“The Persian Version,” in line with “My Big Fat Greek Wedding” and “Moonstruck,” sets out to capture the conflicting cultures of being a first-generation American, especially through the perspective of a coming-of-age story. And while the Sundance Award-winning film has a certain early 2000s charm to it, it tries to do too much too fast in terms of educating audiences about Iranian politics through the personal history of rising matriarch (yet current angsty outsider) Leila (Layla Mohammadi).

The “sort of” true story opens with Leila donning a burqa over a bikini (a “burq-ini”), hooking up with a “Hedwig and the Angry Inch” Broadway performer (Tom Byrne), and breaking the fourth wall to explain just how complicated her life as a queer Iranian-American woman is. It’s the kind of “Fleabag” commentary that feels too trendy and too convenient for a film with this amount of tonal shifts, zinging between Leila’s sarcasm and her explaining how the Iran Contra affair affected her upbringing.

“The Persian Version” almost begs to be a series instead, with the film saying so much without delving deeper; it flies between narrating the difference between Islamic religious sects and dictionary definitions of slang terms. As Leila says, her two cultures of being Iranian and American (and growing up between divorced parents in both countries) was at a time where the two nations don’t just “hate each other, they were at war.” A young Leila in one of the many time jumps smuggles in pop CDs to Iran in her underwear, and a dance sequence to Cyndi Lauper’s “Girls Just Wanna Have Fun” erupts in a dream-like sequence emphasizing the joy and relatability of her family members.

And “The Persian Version” is certainly relatable: The film, written and directed by Maryam Keshavarz, has the buoyancy of a CW show, which is to say it’s accessible and audience-pleasing, while not necessarily a highbrow statement of something new. Its pacing and script feel more like a TV series, and actress Mohammadi has the same charisma as a series leading lady that we want to see more of, week to week.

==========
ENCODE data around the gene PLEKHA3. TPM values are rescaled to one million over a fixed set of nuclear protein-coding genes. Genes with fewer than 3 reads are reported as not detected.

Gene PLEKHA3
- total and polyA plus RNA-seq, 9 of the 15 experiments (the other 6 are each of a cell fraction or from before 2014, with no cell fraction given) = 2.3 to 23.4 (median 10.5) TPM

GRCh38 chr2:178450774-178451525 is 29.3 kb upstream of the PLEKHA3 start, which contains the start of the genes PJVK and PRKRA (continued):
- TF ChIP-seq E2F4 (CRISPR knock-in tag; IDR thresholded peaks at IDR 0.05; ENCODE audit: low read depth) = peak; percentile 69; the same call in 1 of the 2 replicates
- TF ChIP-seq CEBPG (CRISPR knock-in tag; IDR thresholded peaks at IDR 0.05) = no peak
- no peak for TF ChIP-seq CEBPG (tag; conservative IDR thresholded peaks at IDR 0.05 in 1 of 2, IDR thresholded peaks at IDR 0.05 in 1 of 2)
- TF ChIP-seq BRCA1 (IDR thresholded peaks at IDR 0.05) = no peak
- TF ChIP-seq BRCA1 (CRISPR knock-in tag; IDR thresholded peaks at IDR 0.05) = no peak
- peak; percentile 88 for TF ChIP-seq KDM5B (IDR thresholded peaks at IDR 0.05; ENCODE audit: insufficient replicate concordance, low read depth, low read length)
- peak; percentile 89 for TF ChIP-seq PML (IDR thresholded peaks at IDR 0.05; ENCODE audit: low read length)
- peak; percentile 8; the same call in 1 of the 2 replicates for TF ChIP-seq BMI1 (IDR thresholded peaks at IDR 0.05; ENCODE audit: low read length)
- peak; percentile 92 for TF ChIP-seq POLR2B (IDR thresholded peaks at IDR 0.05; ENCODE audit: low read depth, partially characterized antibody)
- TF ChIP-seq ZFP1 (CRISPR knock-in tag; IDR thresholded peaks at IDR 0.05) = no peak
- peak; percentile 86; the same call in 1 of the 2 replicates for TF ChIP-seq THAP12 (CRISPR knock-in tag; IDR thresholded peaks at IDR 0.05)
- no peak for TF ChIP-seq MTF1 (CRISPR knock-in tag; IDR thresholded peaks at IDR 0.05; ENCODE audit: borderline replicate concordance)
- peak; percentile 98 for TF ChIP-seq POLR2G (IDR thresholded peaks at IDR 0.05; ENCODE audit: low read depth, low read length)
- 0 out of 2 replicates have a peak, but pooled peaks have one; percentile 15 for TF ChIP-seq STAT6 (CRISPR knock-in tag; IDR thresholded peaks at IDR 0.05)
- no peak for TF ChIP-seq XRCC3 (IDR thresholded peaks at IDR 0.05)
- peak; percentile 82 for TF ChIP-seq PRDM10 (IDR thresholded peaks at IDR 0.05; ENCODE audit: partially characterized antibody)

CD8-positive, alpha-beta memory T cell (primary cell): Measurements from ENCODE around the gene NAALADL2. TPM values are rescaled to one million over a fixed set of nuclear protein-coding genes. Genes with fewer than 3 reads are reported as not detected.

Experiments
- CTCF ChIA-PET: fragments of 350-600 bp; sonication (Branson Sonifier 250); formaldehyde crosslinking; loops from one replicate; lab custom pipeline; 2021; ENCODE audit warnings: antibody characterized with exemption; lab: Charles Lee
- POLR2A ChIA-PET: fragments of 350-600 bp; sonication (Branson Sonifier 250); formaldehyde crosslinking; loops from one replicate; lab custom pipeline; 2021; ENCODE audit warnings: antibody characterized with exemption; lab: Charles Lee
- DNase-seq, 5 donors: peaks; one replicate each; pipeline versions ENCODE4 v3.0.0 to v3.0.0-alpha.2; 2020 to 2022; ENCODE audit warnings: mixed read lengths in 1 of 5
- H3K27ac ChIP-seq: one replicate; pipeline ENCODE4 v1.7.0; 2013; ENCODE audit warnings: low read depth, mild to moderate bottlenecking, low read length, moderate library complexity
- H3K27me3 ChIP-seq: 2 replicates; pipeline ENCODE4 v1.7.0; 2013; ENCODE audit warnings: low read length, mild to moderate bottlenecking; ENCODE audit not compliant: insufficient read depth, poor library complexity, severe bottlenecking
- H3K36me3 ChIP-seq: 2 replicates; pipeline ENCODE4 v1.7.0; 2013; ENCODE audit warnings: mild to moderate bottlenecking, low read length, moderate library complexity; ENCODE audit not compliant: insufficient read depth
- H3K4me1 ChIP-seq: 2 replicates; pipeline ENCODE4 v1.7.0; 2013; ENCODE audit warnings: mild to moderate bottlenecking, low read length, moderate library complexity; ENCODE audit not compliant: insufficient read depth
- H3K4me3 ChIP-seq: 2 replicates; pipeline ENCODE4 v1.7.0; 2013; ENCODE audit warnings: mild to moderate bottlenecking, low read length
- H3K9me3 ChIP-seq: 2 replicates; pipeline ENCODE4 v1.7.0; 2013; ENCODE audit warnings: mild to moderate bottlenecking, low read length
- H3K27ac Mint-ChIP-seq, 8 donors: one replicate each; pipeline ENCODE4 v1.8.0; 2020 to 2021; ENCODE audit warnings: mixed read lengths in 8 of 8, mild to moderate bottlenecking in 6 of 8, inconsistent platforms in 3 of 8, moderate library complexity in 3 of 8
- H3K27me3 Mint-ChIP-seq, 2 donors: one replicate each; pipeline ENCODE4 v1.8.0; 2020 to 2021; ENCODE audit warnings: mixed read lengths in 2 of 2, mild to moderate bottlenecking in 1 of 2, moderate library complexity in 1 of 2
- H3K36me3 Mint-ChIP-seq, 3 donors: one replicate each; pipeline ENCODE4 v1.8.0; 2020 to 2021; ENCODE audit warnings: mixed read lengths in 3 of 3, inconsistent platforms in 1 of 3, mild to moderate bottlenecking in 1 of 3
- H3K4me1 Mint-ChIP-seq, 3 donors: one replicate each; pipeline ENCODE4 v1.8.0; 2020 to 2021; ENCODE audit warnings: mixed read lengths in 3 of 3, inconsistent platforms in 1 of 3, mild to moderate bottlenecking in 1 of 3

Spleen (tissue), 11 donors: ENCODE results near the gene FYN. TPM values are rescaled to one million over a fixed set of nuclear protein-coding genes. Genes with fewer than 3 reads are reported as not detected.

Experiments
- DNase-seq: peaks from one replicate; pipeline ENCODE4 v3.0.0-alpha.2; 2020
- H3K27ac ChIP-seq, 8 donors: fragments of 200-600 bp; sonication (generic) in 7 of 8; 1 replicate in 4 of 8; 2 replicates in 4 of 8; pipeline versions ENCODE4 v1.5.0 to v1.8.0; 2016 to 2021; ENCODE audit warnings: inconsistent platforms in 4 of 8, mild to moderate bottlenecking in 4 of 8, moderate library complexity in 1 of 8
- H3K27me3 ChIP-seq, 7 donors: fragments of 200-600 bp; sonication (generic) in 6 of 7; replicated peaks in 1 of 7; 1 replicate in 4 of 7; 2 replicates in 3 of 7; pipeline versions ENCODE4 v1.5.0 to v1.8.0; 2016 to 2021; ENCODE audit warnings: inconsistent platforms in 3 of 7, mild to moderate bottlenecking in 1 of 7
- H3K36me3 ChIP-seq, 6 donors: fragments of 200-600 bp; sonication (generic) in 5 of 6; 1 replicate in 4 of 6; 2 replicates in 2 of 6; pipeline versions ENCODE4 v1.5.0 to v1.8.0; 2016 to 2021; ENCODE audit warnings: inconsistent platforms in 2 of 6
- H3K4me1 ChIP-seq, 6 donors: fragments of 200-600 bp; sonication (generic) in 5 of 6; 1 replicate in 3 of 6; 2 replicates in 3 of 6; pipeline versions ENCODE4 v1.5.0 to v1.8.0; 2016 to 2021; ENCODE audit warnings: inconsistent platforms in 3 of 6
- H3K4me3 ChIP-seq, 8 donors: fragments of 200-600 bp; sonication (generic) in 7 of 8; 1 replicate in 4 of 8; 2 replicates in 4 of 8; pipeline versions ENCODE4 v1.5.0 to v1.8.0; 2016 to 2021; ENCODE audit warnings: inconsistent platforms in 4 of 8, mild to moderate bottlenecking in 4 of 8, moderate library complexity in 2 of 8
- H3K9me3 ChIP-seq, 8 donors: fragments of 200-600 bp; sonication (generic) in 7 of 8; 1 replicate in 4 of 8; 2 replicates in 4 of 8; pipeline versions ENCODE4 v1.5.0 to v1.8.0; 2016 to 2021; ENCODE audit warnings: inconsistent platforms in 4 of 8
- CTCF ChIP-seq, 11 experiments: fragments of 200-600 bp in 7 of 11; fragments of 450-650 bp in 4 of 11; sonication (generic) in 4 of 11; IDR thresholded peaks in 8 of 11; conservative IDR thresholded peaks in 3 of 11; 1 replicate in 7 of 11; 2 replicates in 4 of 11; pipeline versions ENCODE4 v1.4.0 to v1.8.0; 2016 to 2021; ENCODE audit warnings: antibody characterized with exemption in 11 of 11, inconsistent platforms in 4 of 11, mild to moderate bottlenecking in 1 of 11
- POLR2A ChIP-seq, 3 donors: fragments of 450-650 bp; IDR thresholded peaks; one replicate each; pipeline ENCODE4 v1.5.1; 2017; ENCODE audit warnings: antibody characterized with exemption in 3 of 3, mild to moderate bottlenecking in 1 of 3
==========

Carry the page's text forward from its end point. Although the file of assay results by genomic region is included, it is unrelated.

Mohammadi’s character Leila is a wannabe screenwriter and that aforementioned one night stand hook up changes her life forever after she realizes she’s pregnant. But she’s a lesbian! Lesbians can’t get pregnant! Which is a literal joke in the film, if that says enough of the tone here. Leila’s grandma scolds her for forgetting to “only use the back door” because apparently anal sex is relatable and fun at the dinner table and isn’t Leila’s family just like ours, or how we aspire for ours to be?

Leila’s journey into motherhood, which is the driving force of the film despite not being included in its official synopsis, shows the generational trauma of childbirth from Iran to America across Leila’s family’s own mothers and daughters over time. Leila bonds with her mother Shireen (Niousha Noor) and recalls helping her learn English after moving to the U.S. “The Persian Version” is an important story, just one that tries too hard to be easy to digest while still attempting to pack the entirety of two cultures, one family, and a half-century of politics into an upbeat quippy film.

And yet “The Persian Version” has been beloved: The film won the 2023 Sundance Film Festival U.S. Dramatic Competition Audience Award and The Waldo Salt Screenwriting Award. It is a fun time, just one that doesn’t need so many versions packed into it.

Rating: C+

“The Persian Version” opens in Los Angeles and New York on Friday, October 20 from Sony Pictures Classics, followed by a wide release on Friday, November 3.

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